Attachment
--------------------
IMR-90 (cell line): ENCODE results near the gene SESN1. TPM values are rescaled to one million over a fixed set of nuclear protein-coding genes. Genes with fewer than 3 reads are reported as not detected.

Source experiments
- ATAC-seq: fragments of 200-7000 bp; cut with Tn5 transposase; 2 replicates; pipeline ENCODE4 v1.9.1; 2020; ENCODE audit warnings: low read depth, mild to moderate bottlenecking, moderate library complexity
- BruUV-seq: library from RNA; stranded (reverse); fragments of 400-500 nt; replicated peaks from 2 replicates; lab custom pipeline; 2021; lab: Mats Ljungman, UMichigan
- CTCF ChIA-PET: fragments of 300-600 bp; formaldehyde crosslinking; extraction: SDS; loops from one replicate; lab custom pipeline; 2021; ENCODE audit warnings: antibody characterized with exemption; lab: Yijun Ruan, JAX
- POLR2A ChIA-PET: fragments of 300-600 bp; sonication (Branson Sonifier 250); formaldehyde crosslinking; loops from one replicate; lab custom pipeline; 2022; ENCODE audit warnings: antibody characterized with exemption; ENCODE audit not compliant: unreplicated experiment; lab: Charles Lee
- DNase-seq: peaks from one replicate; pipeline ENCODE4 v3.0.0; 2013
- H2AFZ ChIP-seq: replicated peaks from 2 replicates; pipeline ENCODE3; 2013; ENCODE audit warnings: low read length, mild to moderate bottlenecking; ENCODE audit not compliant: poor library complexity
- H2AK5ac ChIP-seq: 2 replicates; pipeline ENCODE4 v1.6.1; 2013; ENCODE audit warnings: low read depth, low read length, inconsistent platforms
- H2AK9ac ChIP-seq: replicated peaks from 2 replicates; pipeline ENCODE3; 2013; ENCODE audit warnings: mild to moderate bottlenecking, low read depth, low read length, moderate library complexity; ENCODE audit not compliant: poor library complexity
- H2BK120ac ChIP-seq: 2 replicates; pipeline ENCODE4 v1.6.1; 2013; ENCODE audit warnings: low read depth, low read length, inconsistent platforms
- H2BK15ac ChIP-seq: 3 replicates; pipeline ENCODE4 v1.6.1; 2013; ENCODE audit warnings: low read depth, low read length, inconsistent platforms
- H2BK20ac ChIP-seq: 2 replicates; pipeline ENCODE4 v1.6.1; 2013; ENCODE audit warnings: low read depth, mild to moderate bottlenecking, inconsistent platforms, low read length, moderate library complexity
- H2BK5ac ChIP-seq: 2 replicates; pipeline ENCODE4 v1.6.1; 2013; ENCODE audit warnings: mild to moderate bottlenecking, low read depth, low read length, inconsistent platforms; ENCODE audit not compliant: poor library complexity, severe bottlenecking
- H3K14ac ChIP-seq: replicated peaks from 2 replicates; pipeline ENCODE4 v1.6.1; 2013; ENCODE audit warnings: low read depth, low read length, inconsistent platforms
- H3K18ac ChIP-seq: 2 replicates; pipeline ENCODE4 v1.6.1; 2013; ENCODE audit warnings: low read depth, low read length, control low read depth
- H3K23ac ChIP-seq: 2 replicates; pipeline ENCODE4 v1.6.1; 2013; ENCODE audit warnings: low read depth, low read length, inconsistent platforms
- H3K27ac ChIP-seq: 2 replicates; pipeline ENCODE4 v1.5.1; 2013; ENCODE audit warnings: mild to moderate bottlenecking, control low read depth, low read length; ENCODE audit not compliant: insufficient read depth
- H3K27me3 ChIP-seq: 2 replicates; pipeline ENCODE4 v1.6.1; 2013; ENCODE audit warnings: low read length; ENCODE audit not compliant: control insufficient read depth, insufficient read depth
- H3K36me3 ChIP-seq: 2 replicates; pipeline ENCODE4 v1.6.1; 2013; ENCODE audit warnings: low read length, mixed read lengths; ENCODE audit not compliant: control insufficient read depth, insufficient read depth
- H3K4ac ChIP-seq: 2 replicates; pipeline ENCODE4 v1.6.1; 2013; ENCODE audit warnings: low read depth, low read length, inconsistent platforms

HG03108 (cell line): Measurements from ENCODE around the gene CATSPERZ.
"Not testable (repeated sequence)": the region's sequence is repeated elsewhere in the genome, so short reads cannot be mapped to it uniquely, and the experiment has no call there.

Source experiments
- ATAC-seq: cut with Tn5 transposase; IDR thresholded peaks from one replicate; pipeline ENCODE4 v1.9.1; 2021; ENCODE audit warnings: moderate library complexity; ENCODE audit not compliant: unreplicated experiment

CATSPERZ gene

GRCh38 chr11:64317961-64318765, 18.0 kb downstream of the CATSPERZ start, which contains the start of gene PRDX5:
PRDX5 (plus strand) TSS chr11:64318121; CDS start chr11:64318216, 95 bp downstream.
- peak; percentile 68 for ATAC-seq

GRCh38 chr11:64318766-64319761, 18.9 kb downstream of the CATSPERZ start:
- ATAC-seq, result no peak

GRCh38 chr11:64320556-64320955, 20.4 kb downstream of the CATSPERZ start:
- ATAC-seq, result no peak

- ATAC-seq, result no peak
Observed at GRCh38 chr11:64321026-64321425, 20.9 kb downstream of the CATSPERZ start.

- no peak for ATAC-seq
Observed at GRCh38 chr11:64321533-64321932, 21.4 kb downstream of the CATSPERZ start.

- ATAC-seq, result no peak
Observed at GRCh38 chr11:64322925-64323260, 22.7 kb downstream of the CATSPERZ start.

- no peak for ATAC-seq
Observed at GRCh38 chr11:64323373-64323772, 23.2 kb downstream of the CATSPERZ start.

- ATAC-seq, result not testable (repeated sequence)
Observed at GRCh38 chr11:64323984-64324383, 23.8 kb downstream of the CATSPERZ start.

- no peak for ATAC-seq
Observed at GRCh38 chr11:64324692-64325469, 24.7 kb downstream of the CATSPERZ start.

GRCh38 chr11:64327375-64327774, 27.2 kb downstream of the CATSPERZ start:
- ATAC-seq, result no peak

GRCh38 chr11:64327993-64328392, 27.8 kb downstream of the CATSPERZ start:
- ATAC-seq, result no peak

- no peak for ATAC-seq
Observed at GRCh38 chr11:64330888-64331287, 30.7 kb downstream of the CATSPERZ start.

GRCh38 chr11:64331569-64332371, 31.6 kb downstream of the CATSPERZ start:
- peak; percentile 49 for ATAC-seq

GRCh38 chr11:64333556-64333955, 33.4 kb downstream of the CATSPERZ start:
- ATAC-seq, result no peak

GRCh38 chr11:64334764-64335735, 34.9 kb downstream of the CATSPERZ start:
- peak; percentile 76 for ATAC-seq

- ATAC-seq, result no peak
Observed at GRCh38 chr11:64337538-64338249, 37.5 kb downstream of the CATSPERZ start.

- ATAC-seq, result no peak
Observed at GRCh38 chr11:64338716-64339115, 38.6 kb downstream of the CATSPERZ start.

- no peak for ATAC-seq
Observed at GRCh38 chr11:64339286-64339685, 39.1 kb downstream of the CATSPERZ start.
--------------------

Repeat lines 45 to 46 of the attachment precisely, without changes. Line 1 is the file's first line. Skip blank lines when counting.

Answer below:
Observed at GRCh38 chr11:64324692-64325469, 24.7 kb downstream of the CATSPERZ start.

GRCh38 chr11:64327375-64327774, 27.2 kb downstream of the CATSPERZ start: